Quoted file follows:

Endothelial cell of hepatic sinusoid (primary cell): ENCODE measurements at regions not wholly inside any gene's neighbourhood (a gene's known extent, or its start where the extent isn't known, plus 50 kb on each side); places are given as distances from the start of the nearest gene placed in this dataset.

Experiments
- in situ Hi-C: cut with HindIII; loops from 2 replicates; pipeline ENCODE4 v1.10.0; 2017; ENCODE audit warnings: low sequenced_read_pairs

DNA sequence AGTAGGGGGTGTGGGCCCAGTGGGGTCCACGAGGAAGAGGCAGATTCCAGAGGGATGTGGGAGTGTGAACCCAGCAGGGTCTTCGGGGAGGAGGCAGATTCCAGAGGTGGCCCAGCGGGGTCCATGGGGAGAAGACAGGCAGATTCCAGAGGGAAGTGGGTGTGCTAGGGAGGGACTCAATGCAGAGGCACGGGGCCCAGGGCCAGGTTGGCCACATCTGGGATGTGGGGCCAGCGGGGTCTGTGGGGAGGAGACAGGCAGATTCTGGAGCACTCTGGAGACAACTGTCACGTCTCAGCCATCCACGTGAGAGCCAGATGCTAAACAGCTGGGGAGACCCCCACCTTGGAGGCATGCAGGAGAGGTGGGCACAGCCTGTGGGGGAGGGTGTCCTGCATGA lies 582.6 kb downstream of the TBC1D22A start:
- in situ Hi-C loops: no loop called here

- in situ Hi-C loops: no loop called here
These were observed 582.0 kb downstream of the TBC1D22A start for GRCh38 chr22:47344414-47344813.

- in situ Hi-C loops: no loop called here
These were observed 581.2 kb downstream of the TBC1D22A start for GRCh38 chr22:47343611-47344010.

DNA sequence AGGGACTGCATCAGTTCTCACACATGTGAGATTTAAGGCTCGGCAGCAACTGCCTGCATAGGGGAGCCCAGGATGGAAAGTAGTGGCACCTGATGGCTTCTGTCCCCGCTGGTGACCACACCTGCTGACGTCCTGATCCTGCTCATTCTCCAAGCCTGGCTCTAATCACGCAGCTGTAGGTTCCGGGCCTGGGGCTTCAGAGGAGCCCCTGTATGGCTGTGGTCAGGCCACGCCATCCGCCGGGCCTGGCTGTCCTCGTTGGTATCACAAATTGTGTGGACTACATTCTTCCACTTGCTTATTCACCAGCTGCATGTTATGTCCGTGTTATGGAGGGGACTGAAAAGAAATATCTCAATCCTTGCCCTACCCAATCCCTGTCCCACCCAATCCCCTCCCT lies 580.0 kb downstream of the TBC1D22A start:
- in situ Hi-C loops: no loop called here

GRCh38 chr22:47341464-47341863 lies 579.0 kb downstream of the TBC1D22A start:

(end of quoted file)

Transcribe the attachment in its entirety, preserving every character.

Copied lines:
Endothelial cell of hepatic sinusoid (primary cell): ENCODE measurements at regions not wholly inside any gene's neighbourhood (a gene's known extent, or its start where the extent isn't known, plus 50 kb on each side); places are given as distances from the start of the nearest gene placed in this dataset.

Experiments
- in situ Hi-C: cut with HindIII; loops from 2 replicates; pipeline ENCODE4 v1.10.0; 2017; ENCODE audit warnings: low sequenced_read_pairs

DNA sequence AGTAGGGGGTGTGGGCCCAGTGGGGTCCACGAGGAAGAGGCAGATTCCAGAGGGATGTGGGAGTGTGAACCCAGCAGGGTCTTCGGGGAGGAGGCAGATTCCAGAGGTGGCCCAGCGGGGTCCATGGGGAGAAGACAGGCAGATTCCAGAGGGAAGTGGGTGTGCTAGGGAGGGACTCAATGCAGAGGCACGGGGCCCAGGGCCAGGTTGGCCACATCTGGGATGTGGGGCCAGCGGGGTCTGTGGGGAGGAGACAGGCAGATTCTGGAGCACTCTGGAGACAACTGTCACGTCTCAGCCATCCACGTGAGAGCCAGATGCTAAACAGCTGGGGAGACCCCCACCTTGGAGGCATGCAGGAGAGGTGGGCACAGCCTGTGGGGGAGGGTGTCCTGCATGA lies 582.6 kb downstream of the TBC1D22A start:
- in situ Hi-C loops: no loop called here

- in situ Hi-C loops: no loop called here
These were observed 582.0 kb downstream of the TBC1D22A start for GRCh38 chr22:47344414-47344813.

- in situ Hi-C loops: no loop called here
These were observed 581.2 kb downstream of the TBC1D22A start for GRCh38 chr22:47343611-47344010.

DNA sequence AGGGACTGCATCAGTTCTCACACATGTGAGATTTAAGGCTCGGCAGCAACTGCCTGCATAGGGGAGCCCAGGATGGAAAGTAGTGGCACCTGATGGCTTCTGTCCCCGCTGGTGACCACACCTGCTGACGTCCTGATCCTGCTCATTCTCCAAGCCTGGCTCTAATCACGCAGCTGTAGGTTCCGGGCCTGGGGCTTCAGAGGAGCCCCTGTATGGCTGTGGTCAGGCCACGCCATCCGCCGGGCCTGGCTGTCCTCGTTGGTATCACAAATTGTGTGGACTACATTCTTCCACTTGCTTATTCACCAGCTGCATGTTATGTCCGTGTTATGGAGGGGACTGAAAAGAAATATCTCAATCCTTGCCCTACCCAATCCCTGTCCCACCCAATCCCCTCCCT lies 580.0 kb downstream of the TBC1D22A start:
- in situ Hi-C loops: no loop called here

GRCh38 chr22:47341464-47341863 lies 579.0 kb downstream of the TBC1D22A start: